'Her son?'

He nodded, grinning, he loved that little lad. 'He's a wily bundle of trouble.' He sobered up for a moment, staring with a far away look in his eyes. 'We nearly lost them both.'

Eliabeth nodded. 'I've heard some of the highlights, John.' She turned her hand over and squeezed his fingers gently. He looked down in suprise, not even realising he was still holding her hand. 'They're safe now, you did a great job.'

'I would have done it better with you around.' It was impulsive and he shook his head, turning back towards the city, letting go of her fingers. 'I'll show you to your quarters.'

She knew the way, but it didn't matter. They walked the rest of the way with silence between them. Not that it mattered, they were stopped every few yards by another member of the expedition, wishing Weir all the best, saying how glad they were she was back and congratulating Sheppard on behalf of himself, Carter and McKay, for finding her. Sheppard managed to nod and smile, but his inner mood seemed to grow grimmer with each congratulation.

When they finally reached her door, she turned on him. 'What wrong, Colonel?'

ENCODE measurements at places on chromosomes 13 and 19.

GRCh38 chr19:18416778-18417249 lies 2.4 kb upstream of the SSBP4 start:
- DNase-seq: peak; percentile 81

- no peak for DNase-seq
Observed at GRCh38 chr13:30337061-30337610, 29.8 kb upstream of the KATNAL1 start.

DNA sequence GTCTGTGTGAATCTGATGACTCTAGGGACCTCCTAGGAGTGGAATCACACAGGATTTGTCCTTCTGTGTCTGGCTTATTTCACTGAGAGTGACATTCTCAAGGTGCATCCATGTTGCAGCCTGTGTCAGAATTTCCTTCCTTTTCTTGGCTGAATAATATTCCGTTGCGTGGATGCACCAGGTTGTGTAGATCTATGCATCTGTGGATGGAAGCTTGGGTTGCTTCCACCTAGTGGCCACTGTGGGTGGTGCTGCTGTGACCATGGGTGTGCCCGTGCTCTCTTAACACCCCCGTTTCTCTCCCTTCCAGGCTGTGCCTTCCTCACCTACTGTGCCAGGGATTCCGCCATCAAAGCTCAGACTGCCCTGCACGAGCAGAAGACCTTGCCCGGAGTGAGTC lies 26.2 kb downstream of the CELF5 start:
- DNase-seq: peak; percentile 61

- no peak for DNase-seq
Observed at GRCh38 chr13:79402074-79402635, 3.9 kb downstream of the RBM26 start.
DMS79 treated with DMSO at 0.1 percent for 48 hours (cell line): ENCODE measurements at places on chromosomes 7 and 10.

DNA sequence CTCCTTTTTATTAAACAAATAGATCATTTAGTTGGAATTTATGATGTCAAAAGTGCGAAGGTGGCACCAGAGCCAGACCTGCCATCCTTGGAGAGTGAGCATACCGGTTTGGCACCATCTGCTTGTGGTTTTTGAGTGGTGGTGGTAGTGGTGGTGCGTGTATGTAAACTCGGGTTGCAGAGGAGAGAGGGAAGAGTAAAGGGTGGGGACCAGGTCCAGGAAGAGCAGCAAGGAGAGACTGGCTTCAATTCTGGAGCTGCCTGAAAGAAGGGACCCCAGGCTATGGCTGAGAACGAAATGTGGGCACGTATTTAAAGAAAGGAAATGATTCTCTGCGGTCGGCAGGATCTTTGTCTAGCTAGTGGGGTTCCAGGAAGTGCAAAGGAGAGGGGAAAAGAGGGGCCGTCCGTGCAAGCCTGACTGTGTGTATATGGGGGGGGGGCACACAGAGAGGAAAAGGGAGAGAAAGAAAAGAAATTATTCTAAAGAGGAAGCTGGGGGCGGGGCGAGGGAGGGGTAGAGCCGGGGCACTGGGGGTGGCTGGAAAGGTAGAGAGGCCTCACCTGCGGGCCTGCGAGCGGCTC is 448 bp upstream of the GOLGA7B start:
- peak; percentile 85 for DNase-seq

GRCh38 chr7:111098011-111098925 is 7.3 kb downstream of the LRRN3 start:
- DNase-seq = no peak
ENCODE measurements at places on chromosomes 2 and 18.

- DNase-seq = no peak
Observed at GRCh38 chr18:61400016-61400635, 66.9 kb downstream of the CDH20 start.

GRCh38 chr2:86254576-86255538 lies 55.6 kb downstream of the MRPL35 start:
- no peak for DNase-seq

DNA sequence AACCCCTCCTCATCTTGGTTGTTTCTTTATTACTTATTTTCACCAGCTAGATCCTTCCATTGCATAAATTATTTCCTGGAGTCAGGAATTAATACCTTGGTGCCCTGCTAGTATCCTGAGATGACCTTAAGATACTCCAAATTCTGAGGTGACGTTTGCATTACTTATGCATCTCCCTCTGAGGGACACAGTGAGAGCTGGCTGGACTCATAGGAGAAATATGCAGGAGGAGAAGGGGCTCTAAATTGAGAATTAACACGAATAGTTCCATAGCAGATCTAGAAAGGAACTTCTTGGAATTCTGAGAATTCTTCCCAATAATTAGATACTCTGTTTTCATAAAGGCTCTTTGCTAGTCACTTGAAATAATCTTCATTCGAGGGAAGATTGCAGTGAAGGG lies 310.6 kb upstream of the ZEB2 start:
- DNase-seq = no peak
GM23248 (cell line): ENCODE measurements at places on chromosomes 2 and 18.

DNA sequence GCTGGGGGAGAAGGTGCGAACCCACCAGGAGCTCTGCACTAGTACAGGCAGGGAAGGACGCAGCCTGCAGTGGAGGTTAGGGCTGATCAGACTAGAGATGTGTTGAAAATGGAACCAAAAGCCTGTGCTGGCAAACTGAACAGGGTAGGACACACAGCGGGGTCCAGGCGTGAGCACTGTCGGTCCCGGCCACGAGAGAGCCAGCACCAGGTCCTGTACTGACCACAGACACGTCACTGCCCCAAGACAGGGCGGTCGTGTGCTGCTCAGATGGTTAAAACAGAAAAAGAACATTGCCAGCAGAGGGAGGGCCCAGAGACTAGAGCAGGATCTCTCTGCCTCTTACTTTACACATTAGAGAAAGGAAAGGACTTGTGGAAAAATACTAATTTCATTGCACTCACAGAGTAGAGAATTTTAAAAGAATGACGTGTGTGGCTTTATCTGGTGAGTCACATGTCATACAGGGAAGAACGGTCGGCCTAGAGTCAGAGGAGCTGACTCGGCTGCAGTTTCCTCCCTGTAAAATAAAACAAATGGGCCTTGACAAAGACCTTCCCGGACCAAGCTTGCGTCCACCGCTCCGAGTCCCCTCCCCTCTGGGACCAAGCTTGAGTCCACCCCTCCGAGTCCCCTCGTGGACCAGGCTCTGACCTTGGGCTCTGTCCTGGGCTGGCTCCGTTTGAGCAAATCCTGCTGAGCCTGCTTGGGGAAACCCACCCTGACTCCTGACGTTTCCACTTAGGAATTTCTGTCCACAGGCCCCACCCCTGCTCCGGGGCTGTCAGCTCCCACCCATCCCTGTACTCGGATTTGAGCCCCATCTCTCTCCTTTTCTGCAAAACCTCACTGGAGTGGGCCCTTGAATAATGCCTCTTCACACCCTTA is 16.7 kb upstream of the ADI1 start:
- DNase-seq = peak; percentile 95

Sheppard shrugged one shoulder, refusing to meet her eyes, the bleak look on his face disturbing.

'John!'

He looked up at that, frowning, but it was more directed at himself than her. 'I don't deserve to be thanked for rescuing you, Lis'beth. I should've come after you a long time ago.'

'Didn't we cover this?'

'It's not good enough.'

'It has to be, because it's all we've got.' She tilted her head to one side, that serious smile on her face as she looked him in the eyes. 'I'm going to trust you, John, when you say I'm real. I'm going to let the doubt go and believe you. Now the question is, do you trust me?'

He watched her for several long minutes, rocking slightly on the balls of his feet. Finally he ran a hand though already wild black hair and nodded, letting out his breath with a sigh. 'I trust you.' He nodded again, 'I trust you.'

Her smile was like the sun. 'Good. Then tell Teyla we'll be at her quarters for dinner tonight. I think we could use a little RnR after this past week. Apparently, I've got some reading to catch up on, so I'll see you later?'

'I'll come by at seven, escort you to Teyla's, she's in new quarters with her family now.'

She nodded, waving her hand over the sensors to open the door and stepped inside, he walked away, heading back to the Gateroom. Behind him he heard her call out and turned briefly.

'John?'

'Yeah?'

'Thank you, for coming after me.'

'It was Carter really-'

She shook her head, interrupting him. 'I know she contacted them, but she told me it was because of you. You never gave up, John. That means a great deal to me.'

She was always more eloquent than he was because all he could think of to do was nod and then she disappeared as the door slid shut.
Chapter 8 by shipper scifi
Author's Notes:
Memories